By her dignity and sagacity she stands out as a rare exception among the women of the rākṣasa race even as Vibhīṣaṇa does among the men of the same race.
Civilization and Culture as Depicted in the Rāmāyana
Civilization and culture need not, or, do not, always go together. Advancement of civilization does not necessarily contribute to a refinement of culture. Civilization makes our life here and now, more easy, more comfortable. But, culture inspires us to use the good things of life that civilization keeps in our hands, in the best interest of all and in a way that brings long-term benefits. Civilization can, like the weeds that grow along with the crops, contribute to profanity too. Culture, on the other hand, with its stress on the moral and ethical values, and a holistic approach to life, can not only tone down its evil effects, but also elevate it to more sublime levels.
The Rāmāyana of Vālmīki mirrors both these aspects of life. It presents us with three typical and distinct civilizations and cultures: those of Ayodhyā, Laṅkā and Kiṣkindhā.
The description of Ayodhyā, first under Daśaratha and later under Rāma gives us an idea of its advanced civilization and culture. The city was full of palatial buildings elegantly decorated. The roads were well laid-out, broad, and kept clean by periodical watering. There were strong and well-designed forts filled with all the articles essential for the guards and their assistants. Armed forces were ever kept in comhat-readiness. They contained many heroes who were experts in the use of weapons, especially in archery. However, they were magnanimous in battles and followed the rules of dharmayuddha, like not attacking an unarmed enemy or one fleeing from the battlefield. People led a happy, peaceful and contented life. Study and propagation of the Vedas as also the performance of sacrifices went on unhindered. The king administered the country very efficiently, ably assisted by the ministers, advisors, and sages who acted as royal priests. Satya and dharma (truth and righteousness) were the basic principles upon which the whole edifice of the State rested. The duties of the four varṇas and the four āśramas were scrupulously kept up and were also enforced if and when necessary. Daśaratha being bound by the word he had given to Kaikeyī, Rāma’s immediate compliance by renouncing the throne and going to the forest, Sītā and Lakṣmaṇa following him of their own accord, Bharata’s exemplary behaviour in trying to bring back Rāma, Vasiṣṭha’s ever watchful eye in protecting the interests of the kingdom and its subjects—all these bespeak of a highly cultured society.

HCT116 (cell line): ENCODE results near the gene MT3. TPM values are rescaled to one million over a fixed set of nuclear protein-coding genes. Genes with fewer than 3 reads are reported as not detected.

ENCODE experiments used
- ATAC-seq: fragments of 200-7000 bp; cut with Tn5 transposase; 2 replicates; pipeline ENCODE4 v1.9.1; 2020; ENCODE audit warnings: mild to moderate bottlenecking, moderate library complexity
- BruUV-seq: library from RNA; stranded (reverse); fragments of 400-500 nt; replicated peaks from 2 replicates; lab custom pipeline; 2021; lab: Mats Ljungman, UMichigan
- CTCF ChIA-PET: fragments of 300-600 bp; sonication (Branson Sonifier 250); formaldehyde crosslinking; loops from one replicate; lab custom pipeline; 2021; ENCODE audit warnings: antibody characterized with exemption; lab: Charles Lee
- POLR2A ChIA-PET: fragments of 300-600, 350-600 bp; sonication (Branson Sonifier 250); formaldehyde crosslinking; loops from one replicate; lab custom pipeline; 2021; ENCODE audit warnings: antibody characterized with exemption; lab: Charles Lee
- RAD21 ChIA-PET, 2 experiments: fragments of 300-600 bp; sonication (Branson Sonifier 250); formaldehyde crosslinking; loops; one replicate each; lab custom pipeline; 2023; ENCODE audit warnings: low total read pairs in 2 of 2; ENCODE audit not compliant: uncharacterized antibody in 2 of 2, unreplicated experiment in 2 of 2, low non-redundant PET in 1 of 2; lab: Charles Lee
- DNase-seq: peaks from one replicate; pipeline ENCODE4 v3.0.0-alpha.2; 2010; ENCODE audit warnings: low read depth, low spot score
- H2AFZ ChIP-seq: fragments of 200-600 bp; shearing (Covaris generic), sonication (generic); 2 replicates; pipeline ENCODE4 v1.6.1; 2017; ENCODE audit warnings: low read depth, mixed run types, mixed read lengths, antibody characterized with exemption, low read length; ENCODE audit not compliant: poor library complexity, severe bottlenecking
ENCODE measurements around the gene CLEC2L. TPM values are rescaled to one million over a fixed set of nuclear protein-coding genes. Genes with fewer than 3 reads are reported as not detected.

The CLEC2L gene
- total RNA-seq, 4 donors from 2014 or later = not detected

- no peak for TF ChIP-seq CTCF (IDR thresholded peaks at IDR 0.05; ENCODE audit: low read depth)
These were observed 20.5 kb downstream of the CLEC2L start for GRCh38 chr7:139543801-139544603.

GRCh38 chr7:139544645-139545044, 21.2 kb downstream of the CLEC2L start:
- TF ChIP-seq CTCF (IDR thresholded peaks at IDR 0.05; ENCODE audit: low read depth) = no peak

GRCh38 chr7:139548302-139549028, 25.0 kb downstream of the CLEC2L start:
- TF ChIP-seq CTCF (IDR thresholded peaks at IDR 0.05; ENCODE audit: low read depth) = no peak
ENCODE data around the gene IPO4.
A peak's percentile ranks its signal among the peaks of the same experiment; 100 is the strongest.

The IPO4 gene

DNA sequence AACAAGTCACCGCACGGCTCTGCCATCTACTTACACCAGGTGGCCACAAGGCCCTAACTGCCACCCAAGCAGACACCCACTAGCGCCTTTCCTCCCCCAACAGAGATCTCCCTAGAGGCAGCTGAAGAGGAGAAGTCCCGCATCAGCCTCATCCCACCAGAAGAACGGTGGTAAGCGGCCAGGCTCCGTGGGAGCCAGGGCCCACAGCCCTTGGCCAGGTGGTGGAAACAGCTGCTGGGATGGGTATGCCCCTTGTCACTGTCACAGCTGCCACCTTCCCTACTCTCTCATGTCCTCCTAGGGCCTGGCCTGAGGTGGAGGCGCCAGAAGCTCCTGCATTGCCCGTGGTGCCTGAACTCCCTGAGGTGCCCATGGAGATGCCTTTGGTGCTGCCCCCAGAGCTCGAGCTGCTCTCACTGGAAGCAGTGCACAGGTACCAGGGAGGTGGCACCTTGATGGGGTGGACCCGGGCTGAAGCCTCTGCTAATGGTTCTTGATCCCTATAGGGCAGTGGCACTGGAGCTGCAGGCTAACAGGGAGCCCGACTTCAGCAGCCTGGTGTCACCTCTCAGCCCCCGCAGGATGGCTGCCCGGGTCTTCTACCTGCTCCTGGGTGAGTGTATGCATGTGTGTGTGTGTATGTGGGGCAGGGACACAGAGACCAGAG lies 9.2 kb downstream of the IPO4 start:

Laṅkā under Rāvaṇa was a very rich and prosperous city of dazzling splendour. But almost all its riches were the result of robbery or booty plundered in wars. The city abound in palaces and huge buildings, as also gardens. The citizens were physically giants with fierce appearance and ruthless behaviour. Drinking as also cannibalism was quite common. There were also yāgaśālās (sacrificial sheds), but the brāhmaṇas were devoted to magical rites and sorcerous rituals. The temples were mostly dedicated to certain fierce deities like Bhadrakālī. Rāvaṇa and Indrajit were wont to worship this deity at a secret place called Nikumbhilā, before a war, to acquire supernormal powers and weapons. Hence they were experts in māyāyuddha, wars using the magical powers of illusion to deceive the enemies. Enjoyment of sensual pleasures was the main concern of the people.